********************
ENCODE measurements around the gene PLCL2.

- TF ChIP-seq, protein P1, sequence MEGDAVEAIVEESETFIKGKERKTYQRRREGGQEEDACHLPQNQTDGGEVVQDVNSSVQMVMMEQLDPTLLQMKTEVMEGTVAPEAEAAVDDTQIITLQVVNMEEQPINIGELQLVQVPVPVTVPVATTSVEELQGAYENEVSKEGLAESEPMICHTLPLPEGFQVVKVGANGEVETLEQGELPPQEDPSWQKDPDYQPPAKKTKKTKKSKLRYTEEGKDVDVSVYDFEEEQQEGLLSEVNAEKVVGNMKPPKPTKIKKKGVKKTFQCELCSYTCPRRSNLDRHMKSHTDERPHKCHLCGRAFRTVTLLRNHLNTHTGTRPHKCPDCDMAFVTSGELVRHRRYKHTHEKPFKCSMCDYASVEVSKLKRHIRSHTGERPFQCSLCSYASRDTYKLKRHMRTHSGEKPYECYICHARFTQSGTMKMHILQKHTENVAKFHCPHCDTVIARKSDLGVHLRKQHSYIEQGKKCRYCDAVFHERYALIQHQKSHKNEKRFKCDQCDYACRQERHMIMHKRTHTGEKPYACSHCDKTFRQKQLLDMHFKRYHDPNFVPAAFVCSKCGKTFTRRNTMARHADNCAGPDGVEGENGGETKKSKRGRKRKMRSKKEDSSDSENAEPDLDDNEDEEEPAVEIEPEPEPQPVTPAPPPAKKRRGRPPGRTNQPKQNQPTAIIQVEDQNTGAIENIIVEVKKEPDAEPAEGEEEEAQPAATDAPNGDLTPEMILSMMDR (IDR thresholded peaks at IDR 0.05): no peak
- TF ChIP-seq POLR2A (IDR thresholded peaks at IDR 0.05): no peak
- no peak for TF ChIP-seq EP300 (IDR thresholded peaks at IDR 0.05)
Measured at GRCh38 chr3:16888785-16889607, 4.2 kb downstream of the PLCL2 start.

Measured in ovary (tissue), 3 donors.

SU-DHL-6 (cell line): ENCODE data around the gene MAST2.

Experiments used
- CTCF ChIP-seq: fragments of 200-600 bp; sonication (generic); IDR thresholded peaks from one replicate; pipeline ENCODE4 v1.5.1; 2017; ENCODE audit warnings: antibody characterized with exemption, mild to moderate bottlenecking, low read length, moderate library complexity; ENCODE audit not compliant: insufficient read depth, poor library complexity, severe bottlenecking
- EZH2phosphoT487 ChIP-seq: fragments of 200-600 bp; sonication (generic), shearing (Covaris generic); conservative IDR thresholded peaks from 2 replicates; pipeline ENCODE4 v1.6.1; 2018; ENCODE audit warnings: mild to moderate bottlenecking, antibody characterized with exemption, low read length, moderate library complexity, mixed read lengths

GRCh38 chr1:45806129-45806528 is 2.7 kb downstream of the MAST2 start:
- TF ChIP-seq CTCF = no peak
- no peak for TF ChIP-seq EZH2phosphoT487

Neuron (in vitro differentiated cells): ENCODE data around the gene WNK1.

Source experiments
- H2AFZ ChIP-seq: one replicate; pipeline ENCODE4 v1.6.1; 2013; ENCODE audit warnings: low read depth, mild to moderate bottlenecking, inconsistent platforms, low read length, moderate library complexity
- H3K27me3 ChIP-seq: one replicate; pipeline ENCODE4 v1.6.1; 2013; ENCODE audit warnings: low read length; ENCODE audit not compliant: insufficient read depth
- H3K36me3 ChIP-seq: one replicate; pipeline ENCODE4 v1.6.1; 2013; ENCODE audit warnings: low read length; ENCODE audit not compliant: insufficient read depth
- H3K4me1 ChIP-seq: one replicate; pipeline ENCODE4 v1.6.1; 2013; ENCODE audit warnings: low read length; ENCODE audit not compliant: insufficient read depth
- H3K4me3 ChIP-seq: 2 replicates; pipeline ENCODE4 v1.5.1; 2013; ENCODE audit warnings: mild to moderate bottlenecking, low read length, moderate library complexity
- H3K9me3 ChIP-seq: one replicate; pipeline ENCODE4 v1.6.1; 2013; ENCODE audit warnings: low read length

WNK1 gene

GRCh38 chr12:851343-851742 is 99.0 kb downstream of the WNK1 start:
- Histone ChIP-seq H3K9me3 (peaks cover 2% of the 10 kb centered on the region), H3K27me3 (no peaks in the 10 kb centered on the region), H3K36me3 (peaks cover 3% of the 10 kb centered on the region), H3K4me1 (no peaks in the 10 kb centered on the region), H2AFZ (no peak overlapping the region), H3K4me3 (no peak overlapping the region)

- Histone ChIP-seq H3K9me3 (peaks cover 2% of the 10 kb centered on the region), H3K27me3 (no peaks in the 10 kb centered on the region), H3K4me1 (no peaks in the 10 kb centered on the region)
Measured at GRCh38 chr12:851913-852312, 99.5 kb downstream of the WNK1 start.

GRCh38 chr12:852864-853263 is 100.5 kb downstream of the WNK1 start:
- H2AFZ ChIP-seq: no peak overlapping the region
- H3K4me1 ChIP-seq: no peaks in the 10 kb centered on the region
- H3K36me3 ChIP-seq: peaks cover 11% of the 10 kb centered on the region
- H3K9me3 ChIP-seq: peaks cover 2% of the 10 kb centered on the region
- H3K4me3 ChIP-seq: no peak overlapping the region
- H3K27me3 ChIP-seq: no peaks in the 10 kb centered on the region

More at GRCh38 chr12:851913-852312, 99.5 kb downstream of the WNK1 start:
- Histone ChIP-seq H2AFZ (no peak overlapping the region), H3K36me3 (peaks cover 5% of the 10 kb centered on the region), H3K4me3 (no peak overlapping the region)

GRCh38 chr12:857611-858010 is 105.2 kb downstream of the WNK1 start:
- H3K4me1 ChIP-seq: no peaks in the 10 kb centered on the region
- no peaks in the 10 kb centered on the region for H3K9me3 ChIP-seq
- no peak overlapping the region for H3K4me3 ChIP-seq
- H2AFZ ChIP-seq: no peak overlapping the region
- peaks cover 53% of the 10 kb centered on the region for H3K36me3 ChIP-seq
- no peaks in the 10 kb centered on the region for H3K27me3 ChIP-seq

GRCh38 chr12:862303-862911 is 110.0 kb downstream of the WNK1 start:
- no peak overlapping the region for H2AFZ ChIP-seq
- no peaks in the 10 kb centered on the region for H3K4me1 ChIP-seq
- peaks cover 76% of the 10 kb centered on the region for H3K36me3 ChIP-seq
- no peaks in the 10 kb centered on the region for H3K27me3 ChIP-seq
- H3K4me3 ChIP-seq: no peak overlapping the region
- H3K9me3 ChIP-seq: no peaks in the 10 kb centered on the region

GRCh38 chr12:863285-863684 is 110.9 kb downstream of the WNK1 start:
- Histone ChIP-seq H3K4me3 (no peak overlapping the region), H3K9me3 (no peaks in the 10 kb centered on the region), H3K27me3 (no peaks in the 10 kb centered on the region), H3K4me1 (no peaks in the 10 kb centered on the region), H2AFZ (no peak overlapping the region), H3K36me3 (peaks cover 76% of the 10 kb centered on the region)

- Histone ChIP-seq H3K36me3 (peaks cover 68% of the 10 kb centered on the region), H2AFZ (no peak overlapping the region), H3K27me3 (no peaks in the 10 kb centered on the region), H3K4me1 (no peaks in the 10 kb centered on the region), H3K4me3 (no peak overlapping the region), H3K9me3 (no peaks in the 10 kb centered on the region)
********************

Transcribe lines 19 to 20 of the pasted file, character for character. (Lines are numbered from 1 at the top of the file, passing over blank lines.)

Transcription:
- H3K4me1 ChIP-seq: one replicate; pipeline ENCODE4 v1.6.1; 2013; ENCODE audit warnings: low read length; ENCODE audit not compliant: insufficient read depth
- H3K4me3 ChIP-seq: 2 replicates; pipeline ENCODE4 v1.5.1; 2013; ENCODE audit warnings: mild to moderate bottlenecking, low read length, moderate library complexity